AFFIRMATIVE MEDICAL SOLVENCY 233
TECHNOLOGY IS THE ANSWER NOT THE PROBLEM
COMPUTERS AND TECHNOLOGY ARE NOT TO BLAME FOR THREATS TO MEDICAL PRIVACY
Paul Starr, Professor of Sociology, Princeton University, "Health and the Right to Privacy," American Journal of Law & Medicine, 1999, 25 Am. J. L. and Med. 193, EE2001-JGM, p. 196
But computerization has only magnified and dramatized a problem that was already developing because of the larger social and economic transformation of health care; and it is a mistake to assign computers the role of villain in this story, when they may, in fact, be a large part of the solution. It would be a dangerous mistake to try to roll back or obstruct computerization of health data, as a few have urged - that is a hopeless and misdirected cause. The source of change is not so much technological as it is economic. As health care has been transformed into a complex industry representing one-seventh of the economy, organizations of all kinds - employers, insurers, plans, networks, systems, pharmaceutical makers, device makers and many others - have had growing interests in data to control their costs, increase their revenues or improve their performance in some other dimension. They have been willing to invest in information, to pay for information, to sell information - information itself has become a business. This is what we expect in an information society. In this case, unfortunately, much of the information concerns the personal health of patients and customers. Buying and selling such information - applying such information for purposes unrelated to those for which patients originally provided it, and possibly harmful to their interests - is not what the public expects or approves.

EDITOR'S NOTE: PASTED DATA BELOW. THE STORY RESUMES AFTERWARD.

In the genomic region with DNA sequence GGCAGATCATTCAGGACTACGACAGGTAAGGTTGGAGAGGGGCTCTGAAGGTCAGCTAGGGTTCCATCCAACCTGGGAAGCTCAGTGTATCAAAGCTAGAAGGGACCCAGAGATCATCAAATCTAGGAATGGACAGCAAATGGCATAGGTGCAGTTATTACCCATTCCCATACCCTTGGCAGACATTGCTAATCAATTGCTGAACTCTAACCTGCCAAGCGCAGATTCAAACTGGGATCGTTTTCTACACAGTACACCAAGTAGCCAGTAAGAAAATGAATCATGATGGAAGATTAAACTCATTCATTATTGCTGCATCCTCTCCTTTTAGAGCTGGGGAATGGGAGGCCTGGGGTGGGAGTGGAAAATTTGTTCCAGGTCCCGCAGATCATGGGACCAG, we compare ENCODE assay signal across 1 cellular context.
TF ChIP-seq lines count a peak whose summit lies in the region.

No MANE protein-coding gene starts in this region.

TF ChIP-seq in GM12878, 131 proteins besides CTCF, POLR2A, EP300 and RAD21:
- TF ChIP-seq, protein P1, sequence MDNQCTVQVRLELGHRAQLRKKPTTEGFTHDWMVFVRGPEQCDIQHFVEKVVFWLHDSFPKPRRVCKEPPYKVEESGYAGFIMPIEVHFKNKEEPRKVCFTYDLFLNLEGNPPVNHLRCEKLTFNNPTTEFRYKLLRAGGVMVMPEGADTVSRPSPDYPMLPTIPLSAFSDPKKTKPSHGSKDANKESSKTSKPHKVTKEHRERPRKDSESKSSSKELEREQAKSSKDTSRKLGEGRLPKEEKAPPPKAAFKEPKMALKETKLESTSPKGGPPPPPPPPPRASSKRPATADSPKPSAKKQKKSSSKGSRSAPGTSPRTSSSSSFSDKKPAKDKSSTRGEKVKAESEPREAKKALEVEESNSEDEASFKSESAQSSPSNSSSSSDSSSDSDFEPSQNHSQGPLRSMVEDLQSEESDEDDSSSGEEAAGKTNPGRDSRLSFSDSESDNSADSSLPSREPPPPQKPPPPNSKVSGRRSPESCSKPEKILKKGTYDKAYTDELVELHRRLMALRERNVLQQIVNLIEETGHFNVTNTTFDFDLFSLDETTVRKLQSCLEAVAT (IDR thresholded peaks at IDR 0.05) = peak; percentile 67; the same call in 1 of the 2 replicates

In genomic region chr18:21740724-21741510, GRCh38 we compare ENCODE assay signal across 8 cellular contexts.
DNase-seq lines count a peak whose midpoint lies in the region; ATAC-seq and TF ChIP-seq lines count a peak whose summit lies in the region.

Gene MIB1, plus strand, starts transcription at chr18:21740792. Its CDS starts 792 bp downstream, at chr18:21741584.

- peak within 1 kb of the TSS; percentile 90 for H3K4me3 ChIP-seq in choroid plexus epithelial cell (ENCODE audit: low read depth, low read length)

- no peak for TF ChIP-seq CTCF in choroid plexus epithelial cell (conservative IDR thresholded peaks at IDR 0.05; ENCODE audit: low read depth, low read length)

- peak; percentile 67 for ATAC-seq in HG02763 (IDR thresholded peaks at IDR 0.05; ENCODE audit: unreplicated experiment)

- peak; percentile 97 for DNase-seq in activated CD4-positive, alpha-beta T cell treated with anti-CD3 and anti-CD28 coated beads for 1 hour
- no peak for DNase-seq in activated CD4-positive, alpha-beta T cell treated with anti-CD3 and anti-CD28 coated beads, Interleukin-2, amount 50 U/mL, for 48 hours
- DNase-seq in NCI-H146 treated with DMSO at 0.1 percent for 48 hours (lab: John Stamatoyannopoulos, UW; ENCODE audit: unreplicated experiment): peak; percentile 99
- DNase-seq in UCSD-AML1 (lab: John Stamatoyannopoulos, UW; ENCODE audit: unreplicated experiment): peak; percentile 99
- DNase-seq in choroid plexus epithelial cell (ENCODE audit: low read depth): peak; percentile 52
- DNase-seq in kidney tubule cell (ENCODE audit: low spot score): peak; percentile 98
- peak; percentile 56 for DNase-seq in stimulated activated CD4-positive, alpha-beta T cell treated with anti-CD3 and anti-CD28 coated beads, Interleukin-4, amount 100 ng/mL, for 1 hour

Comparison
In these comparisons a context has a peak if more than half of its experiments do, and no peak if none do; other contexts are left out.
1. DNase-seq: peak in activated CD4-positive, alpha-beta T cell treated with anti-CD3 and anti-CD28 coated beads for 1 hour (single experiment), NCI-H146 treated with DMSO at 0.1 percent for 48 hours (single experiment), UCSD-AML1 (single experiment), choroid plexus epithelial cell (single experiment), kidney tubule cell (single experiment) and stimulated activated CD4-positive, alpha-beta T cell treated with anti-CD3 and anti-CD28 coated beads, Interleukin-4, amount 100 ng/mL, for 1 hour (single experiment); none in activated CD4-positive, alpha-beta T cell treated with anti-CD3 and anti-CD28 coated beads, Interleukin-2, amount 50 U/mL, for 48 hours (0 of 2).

IT IS GREED AND ECONOMICS WHICH THREATEN MEDICAL PRIVACY, NOT TECHNOLOGY
Julie Appleby, USA TODAY, March 23, 2000, SECTION: NEWS; Pg. 1A TITLE: File safe? Health records may not be confidential // acs-VT2001
Some privacy experts say the fear that technology will make medical records less private is misplaced. But nearly all agree that more protection is needed, for both paper and electronic records.
"Threats to health information are driven by greed and economics, not technology," say Jack Segal, spokesman for the American Health Information Management Association, a group representing 40,000 medical record managers.
"People shouldn't be afraid of the technology," he says. "What should concern them is the lack of a federal law that says, 'You company (drug manufacturers, insurers, etc.) have to handle this information in a certain way that protects it.' "